James Leroy Wilson's blog

Saturday, May 28, 2005

The State and the BCS

The State is lot like the Bowl Championship Series. College football tries to crown a national champion without a playoff. The more "fair" the BCS has tried to make its system, the worse it becomes, so much so that the situation up through the 1980's, pre-BCS, was superior to what we have now. This past year, if there were no BCS,several teams would have entered New Years Day with at least an outside chance of winning the championship, instead of just two. That means several games would have been worth watching, instead of one.

And going to a full playoff system raises other problems of sentiment and tradition. Often in the past, great, decisive, memorable games were played during the regular season. With a play-off, such #1 v. #2, or #3 v. #5 games would be far less meaningful, since even the loser will probably make the play-offs. The idea that every game is a play-off would be diminished, and college football will lose a lot of its soul.

The problem, if it is a "problem," began at the very beginning; there never was a play-off, just as there wasn't extensive television covereage and licit gambling (and the thus "big money"), and most colleges were more interested in local rivalries and conference championships than in a mythical "national" championship. Bowl games were little more than rewards for great seasons.

To impose a play-off would be to try to establish a new "tradition" by getting rid of a host of old traditions. But the BCS in many ways is doing this already; if we can't go back to pre-BCS days, then it seems that we might as well have a play-off.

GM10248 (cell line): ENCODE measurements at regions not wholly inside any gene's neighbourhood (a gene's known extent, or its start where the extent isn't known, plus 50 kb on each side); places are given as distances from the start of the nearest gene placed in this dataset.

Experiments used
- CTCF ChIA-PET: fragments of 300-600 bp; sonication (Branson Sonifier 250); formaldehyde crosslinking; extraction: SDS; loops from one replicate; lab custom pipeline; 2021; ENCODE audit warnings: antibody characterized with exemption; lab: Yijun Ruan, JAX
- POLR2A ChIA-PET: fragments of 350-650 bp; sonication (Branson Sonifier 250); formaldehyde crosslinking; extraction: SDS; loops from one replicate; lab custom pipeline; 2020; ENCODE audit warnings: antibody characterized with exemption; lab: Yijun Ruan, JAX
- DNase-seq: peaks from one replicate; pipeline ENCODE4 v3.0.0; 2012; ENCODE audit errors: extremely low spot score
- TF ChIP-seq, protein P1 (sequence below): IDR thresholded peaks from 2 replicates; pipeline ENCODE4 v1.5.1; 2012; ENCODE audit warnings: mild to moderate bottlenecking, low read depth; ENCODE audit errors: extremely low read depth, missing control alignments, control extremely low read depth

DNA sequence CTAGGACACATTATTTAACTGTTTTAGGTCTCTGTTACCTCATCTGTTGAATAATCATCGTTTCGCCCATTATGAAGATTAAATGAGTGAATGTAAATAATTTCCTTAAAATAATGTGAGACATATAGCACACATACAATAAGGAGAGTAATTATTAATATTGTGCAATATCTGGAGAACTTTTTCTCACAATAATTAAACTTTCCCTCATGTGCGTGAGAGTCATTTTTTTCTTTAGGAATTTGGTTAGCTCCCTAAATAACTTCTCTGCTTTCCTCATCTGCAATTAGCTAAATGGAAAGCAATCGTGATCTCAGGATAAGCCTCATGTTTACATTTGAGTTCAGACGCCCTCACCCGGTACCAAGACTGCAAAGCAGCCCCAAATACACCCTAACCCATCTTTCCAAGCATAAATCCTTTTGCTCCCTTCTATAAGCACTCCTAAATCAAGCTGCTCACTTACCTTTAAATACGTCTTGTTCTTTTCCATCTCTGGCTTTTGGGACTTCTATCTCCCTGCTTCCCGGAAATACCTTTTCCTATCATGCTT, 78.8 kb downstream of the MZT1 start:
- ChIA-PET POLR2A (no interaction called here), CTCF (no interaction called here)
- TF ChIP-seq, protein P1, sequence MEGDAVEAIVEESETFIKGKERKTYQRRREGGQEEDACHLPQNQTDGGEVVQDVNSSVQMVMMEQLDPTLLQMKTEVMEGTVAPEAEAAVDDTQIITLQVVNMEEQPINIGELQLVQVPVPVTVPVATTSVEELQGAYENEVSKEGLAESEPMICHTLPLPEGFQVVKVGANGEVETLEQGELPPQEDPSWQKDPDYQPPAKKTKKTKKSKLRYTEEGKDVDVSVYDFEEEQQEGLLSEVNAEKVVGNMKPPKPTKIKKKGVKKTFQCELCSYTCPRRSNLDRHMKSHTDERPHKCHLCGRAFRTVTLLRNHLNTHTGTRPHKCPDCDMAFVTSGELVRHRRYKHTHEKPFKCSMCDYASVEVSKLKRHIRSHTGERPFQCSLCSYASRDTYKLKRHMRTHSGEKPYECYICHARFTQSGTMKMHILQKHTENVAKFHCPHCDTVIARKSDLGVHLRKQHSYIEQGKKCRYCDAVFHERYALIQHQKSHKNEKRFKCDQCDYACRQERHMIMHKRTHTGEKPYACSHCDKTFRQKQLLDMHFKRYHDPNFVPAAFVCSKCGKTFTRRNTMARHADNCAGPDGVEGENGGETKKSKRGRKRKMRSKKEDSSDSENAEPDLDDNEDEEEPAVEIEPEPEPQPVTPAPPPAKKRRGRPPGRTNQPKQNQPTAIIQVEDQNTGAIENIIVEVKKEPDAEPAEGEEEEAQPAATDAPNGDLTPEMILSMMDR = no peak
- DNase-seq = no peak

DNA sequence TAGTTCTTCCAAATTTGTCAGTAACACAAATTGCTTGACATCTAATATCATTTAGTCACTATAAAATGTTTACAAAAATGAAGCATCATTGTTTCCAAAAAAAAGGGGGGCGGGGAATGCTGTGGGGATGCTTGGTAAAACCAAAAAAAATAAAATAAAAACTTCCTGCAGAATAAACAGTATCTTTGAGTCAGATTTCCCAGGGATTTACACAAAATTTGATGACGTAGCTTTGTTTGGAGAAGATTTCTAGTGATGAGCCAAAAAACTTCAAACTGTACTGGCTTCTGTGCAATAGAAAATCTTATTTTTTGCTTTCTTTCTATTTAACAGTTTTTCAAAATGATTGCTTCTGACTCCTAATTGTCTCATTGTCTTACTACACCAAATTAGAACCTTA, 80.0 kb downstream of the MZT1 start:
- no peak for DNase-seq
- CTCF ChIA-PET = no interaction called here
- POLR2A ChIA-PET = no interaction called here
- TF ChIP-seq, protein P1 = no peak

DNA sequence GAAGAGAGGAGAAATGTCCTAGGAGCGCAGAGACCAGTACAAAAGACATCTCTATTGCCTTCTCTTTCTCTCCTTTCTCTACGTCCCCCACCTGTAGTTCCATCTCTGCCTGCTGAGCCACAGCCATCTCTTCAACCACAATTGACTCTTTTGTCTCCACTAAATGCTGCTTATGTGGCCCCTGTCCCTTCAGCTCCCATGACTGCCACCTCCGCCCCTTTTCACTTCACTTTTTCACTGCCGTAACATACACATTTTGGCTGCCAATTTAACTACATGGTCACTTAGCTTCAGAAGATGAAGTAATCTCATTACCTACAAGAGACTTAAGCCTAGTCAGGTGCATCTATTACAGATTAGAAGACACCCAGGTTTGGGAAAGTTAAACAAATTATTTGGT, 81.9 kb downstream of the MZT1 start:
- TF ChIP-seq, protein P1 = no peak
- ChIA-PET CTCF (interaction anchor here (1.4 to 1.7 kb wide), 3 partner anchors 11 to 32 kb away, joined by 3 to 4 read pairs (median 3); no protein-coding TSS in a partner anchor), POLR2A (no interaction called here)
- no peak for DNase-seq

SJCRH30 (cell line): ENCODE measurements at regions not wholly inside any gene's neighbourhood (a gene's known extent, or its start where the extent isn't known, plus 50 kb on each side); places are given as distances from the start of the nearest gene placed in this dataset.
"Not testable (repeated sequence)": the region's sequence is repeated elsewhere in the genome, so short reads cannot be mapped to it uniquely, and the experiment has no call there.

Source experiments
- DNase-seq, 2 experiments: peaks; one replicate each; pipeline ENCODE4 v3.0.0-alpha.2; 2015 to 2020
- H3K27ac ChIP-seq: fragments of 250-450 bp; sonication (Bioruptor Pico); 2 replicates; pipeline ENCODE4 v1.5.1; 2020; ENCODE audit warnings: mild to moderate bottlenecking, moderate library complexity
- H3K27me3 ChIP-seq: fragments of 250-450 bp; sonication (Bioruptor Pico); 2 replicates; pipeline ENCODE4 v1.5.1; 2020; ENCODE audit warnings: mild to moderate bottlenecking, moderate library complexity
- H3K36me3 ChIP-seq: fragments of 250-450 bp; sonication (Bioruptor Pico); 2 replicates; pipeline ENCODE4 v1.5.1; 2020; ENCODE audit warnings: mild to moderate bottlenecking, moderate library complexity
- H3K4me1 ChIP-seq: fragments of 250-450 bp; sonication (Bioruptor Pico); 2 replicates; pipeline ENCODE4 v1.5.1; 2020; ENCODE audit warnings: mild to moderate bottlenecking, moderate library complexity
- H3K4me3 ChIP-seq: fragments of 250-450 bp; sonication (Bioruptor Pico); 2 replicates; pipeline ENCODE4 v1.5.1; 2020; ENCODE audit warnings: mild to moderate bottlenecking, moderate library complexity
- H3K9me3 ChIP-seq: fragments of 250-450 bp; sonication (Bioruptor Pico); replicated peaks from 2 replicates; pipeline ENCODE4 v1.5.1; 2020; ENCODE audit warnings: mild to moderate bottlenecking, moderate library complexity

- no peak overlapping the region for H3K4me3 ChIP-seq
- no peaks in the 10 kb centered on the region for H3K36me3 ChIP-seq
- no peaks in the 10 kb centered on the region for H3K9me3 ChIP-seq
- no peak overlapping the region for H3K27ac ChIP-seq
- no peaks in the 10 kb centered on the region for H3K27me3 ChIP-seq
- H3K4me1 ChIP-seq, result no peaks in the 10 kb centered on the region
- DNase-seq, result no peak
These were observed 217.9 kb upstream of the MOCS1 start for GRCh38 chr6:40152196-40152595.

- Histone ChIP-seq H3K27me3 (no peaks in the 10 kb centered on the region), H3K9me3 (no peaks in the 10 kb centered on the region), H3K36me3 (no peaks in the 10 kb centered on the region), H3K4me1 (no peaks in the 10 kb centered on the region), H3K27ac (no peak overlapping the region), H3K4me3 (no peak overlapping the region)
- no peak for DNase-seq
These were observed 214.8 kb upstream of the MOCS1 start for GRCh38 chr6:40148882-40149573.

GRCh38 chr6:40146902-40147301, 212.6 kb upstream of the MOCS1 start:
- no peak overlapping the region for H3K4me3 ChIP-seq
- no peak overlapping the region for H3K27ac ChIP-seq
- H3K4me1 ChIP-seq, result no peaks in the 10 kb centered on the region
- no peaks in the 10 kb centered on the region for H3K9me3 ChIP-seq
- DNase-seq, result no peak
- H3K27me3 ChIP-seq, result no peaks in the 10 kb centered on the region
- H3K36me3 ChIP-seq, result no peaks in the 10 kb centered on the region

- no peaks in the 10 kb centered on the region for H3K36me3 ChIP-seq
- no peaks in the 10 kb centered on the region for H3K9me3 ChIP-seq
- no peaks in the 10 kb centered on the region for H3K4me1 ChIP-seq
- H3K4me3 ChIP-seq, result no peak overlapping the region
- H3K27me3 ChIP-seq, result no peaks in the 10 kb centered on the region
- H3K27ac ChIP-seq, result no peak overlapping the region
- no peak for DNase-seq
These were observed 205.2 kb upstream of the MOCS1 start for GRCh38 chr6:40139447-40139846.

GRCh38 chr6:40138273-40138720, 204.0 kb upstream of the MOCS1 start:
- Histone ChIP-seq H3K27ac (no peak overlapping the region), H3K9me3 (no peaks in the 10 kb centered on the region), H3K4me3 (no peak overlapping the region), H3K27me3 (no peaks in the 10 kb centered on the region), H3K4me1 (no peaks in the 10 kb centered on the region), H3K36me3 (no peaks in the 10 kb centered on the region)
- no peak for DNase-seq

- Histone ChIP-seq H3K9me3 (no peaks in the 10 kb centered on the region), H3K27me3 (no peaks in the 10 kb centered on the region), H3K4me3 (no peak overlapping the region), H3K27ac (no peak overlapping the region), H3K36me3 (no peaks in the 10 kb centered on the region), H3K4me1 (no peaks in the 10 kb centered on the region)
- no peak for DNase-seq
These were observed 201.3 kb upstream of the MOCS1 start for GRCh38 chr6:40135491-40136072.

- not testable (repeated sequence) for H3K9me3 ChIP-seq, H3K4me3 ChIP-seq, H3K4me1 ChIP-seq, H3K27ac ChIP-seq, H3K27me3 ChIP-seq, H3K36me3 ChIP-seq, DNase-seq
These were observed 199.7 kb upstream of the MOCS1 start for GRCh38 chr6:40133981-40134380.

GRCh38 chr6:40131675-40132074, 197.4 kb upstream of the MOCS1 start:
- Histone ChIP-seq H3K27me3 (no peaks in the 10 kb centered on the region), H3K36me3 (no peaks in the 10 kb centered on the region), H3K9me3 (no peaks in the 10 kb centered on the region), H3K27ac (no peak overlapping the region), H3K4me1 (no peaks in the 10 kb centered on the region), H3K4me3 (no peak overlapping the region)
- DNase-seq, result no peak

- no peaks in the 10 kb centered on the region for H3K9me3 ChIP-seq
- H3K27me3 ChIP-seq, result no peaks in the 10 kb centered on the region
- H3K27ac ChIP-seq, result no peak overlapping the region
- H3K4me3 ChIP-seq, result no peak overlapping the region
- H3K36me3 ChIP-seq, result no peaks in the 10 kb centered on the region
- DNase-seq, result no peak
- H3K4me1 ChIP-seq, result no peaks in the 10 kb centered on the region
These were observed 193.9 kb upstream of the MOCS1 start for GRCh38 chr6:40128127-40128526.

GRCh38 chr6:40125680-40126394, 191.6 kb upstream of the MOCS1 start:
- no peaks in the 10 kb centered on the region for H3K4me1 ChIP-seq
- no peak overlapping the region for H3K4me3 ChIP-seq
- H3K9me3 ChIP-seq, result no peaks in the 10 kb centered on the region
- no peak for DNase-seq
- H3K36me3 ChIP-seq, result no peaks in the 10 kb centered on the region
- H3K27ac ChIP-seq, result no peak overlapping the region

The State, like the BCS, tends to make things worse. The more it seeks to "reform," and the more it tries to improve its performance by spending more money, the worse the results. It tries new things and adopts new philosophies, just as college football keeps adding bowl games and changes game dynamics with overtime rules. And the results are never fair, beneficial, or otherwise satsifactory.

There is one big difference, of course. The BCS is run somewhat according to market principles. It seeks to serve the interests of its member institutions while serving the public; indeed, it would not have been created if there wasn't a clamor for #1 and #2 to meet on the field. The State, however, is not run in a way accountable to the public at all, unless casting a ballot every couple of years implies that there is real choice on the ballot, or that one's vote implies support for one candidate, rather than a vote against the other. At least the BCS acts in desparation to keep itself afloat by tweaking its system on public demand. Poll results are not the same, as opionion polls do not translate into profits. You know what the public wants not by what they say or how they vote, but where their dollars go.

But the State and the BCS are similar in one respect: there is no good or ideal way to set up a college football playoff, and there is no good or ideal way for the State to work better on behalf of the "public good." We are better off without the BCS, and we are better off without the State.

Thus, I would hope that the major univerisities, with or without the NCAA, comes up with a better system for college football, and kill the BCS. And with the State, the solution is not to reform, spend, or privatize to make it more efficient or "better," it is to devolve, cut, and abolish.

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